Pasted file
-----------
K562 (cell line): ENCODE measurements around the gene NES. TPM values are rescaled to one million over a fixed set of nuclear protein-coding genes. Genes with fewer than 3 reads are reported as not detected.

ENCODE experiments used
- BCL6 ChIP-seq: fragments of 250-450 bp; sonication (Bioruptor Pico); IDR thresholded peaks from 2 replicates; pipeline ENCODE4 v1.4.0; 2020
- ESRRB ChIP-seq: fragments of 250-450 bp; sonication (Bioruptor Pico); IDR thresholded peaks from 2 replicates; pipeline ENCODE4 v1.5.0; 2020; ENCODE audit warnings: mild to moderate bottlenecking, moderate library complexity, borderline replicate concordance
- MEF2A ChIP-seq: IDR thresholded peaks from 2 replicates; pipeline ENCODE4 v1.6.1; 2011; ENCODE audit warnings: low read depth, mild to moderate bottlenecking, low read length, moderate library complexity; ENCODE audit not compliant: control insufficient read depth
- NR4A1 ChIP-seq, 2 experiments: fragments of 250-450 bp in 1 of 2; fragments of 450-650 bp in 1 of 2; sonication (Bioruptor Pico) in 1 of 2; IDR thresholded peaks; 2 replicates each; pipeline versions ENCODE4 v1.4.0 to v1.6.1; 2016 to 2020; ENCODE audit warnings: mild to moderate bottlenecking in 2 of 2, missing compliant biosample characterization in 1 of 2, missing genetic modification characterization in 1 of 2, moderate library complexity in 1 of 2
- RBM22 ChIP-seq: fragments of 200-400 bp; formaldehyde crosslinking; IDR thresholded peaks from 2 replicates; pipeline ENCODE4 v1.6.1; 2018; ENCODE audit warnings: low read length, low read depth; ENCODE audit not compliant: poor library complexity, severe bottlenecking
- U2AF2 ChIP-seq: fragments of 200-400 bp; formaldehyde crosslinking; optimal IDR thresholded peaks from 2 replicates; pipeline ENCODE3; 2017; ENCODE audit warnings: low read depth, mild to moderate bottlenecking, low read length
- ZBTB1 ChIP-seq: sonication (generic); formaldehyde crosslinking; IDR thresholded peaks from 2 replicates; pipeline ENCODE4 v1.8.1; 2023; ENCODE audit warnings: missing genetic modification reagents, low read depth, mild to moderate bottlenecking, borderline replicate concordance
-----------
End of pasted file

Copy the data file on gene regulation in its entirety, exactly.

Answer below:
K562 (cell line): ENCODE measurements around the gene NES. TPM values are rescaled to one million over a fixed set of nuclear protein-coding genes. Genes with fewer than 3 reads are reported as not detected.

ENCODE experiments used
- BCL6 ChIP-seq: fragments of 250-450 bp; sonication (Bioruptor Pico); IDR thresholded peaks from 2 replicates; pipeline ENCODE4 v1.4.0; 2020
- ESRRB ChIP-seq: fragments of 250-450 bp; sonication (Bioruptor Pico); IDR thresholded peaks from 2 replicates; pipeline ENCODE4 v1.5.0; 2020; ENCODE audit warnings: mild to moderate bottlenecking, moderate library complexity, borderline replicate concordance
- MEF2A ChIP-seq: IDR thresholded peaks from 2 replicates; pipeline ENCODE4 v1.6.1; 2011; ENCODE audit warnings: low read depth, mild to moderate bottlenecking, low read length, moderate library complexity; ENCODE audit not compliant: control insufficient read depth
- NR4A1 ChIP-seq, 2 experiments: fragments of 250-450 bp in 1 of 2; fragments of 450-650 bp in 1 of 2; sonication (Bioruptor Pico) in 1 of 2; IDR thresholded peaks; 2 replicates each; pipeline versions ENCODE4 v1.4.0 to v1.6.1; 2016 to 2020; ENCODE audit warnings: mild to moderate bottlenecking in 2 of 2, missing compliant biosample characterization in 1 of 2, missing genetic modification characterization in 1 of 2, moderate library complexity in 1 of 2
- RBM22 ChIP-seq: fragments of 200-400 bp; formaldehyde crosslinking; IDR thresholded peaks from 2 replicates; pipeline ENCODE4 v1.6.1; 2018; ENCODE audit warnings: low read length, low read depth; ENCODE audit not compliant: poor library complexity, severe bottlenecking
- U2AF2 ChIP-seq: fragments of 200-400 bp; formaldehyde crosslinking; optimal IDR thresholded peaks from 2 replicates; pipeline ENCODE3; 2017; ENCODE audit warnings: low read depth, mild to moderate bottlenecking, low read length
- ZBTB1 ChIP-seq: sonication (generic); formaldehyde crosslinking; IDR thresholded peaks from 2 replicates; pipeline ENCODE4 v1.8.1; 2023; ENCODE audit warnings: missing genetic modification reagents, low read depth, mild to moderate bottlenecking, borderline replicate concordance